Known in China as Damo and Daruma in Japan, Bodhidharma was the Indian born Buddhist monk who brought Zen Buddhism to China known there as Chan Buddhism near the beginning of the 6th century C.E and was the first patriarch of the Chinese Zen lineage. He was born the son of a South Indian Bhramin-caste king. His teacher Prajnatara educated him about Buddhism, gave him his Buddhist name and instructed him to transmit the Dharma throughout China and after his teacher’s death, he traveled to China to fulfill his teacher’s request. There, he taught that the Buddhist dharma was merely a guide to enlightenment and that genuine enlightenment is possible only through Dhyana (Zazen, literally “seated meditation”) or very deep contemplation. He was initially rejected in China, became a beggar and moved to Henan Province to Shaolin Monastery where he was rebuffed, and in response practiced Zazen facing a wall for nine years without speaking. This so impressed the Shaolin monks, they allowed him to enter to teach the monks. He is often portrayed in art as an irritable, heavily-bearded, wide-eyed non-Chinese person and is referred as “The Blue-Eyed Barbarian” in Chan texts. Although Theravada Buddhist monks were required to shave their head and beard, but Mahayana Buddhists were permitted beards, especially after they were ordained. The names under which he is known – Chan in China, Zen in Japan, Sŏn in Korea, and Thien in Vietnam – correspond to dhyana, the Sanskrit word for meditation, the core teaching of the way to enlightenment of the Zen/Chan branch of Mahayana Buddhism. According to Japanese myth, he is also credited with creating the tea plant. While meditating he fell asleep and was so disturbed by his misdeed he tore off his eyelids and threw them on the ground. The eyelids took root and sprouted the world’s first tea plant which explains the tea leaf’s shape and its invigorating effects.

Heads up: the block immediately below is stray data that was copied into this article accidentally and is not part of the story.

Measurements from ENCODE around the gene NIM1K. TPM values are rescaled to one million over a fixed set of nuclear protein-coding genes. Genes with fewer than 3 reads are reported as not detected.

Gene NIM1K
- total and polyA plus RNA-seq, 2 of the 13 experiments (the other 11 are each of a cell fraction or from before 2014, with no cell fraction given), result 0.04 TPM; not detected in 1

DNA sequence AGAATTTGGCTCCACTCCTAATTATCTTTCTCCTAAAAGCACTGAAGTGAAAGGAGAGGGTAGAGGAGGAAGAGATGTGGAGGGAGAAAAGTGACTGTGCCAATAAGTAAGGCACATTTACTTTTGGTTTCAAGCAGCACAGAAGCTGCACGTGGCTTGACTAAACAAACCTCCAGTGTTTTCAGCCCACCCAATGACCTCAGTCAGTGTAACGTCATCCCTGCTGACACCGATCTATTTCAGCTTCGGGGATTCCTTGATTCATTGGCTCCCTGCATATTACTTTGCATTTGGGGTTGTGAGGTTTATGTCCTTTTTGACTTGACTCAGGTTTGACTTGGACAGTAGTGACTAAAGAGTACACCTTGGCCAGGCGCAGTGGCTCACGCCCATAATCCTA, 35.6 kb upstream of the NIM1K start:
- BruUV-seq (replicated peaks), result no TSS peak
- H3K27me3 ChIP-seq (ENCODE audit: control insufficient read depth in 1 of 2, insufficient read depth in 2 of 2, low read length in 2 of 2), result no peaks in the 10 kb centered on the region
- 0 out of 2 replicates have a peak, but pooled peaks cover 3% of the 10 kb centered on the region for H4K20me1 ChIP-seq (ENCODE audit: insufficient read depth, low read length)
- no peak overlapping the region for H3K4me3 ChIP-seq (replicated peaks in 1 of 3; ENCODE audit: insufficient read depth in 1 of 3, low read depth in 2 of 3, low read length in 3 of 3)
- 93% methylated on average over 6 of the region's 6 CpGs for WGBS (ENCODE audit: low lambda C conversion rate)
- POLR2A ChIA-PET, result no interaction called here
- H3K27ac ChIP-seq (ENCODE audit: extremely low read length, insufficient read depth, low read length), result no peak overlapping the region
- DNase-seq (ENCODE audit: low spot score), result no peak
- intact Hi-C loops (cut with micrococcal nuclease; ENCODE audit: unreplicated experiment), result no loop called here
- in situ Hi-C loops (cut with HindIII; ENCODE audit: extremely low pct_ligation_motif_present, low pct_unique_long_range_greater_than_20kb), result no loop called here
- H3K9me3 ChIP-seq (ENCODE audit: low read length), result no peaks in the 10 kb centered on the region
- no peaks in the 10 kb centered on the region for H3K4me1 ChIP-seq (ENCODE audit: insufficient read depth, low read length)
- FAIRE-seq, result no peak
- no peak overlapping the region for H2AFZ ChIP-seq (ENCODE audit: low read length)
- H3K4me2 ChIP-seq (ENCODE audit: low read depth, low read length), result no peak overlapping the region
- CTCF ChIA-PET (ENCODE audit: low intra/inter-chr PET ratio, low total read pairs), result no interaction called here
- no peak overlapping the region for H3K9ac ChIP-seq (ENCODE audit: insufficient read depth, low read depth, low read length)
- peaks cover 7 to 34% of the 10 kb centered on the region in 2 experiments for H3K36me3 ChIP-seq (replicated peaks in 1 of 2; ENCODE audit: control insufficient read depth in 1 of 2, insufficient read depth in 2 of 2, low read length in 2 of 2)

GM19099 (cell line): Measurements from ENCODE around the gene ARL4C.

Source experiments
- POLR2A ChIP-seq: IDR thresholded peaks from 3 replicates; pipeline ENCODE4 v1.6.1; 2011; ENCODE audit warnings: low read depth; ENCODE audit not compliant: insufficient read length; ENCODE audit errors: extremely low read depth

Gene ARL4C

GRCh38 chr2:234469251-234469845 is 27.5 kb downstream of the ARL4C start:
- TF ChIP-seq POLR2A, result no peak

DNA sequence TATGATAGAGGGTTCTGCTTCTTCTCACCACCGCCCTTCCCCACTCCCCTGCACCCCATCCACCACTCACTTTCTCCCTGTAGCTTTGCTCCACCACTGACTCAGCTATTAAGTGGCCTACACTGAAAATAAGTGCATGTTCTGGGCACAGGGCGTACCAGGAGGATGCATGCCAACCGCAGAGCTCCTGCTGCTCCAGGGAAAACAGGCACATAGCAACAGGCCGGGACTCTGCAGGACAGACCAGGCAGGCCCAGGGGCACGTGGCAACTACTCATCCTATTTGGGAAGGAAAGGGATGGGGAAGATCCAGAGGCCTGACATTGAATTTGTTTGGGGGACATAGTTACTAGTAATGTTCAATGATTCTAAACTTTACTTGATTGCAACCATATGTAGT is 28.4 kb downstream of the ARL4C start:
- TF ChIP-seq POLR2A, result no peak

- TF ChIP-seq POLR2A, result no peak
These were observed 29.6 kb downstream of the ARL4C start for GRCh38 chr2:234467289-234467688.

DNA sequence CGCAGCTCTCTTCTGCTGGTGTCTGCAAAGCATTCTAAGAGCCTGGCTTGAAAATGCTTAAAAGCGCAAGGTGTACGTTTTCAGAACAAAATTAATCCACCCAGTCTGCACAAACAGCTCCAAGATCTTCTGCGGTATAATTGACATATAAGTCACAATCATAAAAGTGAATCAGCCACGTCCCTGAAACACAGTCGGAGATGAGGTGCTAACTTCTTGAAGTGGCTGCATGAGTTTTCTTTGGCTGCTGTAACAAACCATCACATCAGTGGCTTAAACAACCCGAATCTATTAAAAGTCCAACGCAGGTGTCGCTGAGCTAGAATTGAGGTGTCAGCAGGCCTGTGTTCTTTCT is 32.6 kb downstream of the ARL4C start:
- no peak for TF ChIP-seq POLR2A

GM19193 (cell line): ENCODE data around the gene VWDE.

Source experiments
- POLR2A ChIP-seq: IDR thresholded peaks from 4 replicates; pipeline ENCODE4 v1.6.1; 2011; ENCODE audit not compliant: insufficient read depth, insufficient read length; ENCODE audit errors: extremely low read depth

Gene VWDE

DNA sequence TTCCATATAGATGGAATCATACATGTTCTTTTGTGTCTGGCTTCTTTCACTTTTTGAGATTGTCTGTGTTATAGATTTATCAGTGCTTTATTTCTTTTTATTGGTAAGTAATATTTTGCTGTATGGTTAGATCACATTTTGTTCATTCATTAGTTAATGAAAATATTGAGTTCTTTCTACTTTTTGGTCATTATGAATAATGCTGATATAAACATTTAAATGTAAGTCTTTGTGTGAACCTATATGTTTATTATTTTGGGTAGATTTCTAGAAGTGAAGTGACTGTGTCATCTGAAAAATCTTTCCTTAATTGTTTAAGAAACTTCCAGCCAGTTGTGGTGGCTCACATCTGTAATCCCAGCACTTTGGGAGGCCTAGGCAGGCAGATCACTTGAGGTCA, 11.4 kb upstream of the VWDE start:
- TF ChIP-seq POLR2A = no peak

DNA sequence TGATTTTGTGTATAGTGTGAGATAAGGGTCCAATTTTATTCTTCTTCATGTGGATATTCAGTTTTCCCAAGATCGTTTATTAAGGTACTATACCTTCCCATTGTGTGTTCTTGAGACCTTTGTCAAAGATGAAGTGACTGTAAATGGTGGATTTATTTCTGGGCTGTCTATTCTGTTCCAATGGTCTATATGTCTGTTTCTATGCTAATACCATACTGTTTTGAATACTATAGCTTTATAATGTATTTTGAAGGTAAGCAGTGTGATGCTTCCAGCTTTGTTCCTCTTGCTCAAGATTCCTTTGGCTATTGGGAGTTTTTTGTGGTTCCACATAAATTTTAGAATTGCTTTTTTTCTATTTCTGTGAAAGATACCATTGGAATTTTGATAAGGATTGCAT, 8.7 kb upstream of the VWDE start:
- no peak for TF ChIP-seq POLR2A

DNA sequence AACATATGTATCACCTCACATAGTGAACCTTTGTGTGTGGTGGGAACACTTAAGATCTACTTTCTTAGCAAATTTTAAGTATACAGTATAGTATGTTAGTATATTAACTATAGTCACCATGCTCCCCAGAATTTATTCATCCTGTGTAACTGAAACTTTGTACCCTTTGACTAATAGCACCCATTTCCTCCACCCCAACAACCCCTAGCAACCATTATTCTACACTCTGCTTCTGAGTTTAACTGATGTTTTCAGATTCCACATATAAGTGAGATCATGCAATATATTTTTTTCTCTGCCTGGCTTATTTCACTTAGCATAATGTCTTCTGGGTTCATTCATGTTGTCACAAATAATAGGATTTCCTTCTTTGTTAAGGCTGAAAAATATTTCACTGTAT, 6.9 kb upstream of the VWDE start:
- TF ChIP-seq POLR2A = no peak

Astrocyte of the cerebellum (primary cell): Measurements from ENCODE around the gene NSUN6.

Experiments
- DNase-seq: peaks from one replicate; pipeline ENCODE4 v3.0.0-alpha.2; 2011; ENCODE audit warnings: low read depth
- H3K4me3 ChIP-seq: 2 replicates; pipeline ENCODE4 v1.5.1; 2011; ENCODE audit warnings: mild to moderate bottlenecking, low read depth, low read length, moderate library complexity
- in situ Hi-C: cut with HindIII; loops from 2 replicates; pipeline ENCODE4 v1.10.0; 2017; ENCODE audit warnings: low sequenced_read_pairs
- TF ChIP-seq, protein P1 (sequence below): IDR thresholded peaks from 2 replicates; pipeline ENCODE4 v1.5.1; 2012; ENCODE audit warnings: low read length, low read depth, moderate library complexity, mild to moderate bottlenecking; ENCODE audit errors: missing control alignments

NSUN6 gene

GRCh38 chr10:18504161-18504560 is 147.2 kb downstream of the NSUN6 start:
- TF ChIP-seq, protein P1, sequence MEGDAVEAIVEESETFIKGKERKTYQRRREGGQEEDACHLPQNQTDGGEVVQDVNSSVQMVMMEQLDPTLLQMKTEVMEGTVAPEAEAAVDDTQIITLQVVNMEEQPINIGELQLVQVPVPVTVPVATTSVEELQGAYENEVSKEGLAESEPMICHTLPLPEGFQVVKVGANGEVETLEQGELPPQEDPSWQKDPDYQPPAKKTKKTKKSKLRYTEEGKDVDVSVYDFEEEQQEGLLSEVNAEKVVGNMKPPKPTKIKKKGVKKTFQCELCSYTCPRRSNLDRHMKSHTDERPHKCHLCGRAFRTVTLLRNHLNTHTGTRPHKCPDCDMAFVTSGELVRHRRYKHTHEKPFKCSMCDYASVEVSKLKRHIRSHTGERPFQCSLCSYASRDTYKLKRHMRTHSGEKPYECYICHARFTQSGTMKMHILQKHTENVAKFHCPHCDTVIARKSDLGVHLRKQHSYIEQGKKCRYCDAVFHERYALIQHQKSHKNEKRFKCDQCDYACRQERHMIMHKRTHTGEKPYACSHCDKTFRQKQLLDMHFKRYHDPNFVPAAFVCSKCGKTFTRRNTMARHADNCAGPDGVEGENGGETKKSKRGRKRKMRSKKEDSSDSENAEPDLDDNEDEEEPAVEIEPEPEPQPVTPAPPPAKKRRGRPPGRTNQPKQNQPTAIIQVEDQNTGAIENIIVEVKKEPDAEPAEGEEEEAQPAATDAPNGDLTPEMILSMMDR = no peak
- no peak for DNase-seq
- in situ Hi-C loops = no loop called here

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  • Antique Large Lohan, Probably Bodhidharma, China (16436B-WHKE) $7300

    H: 27.5”  W: 12.75”  D: 9.75” | FOR SHIPPING INFORMATION CONTACT US AT 213-568-3030

    This exceptional, masterfully crafted, rare Ming or early Qing woodcarving is an image of the heavily bearded lohan Bodhidharma. As it is similar in size, robes and carving style as the wooden lohan (16436A), it is likely carved by the same artist and displayed among other lohan together. Both images display brilliant treatment of the bone structure, facial features and elaborate natural drapery of the robes and have wonderful warm patina with much of the original lacquer and polychrome remaining.



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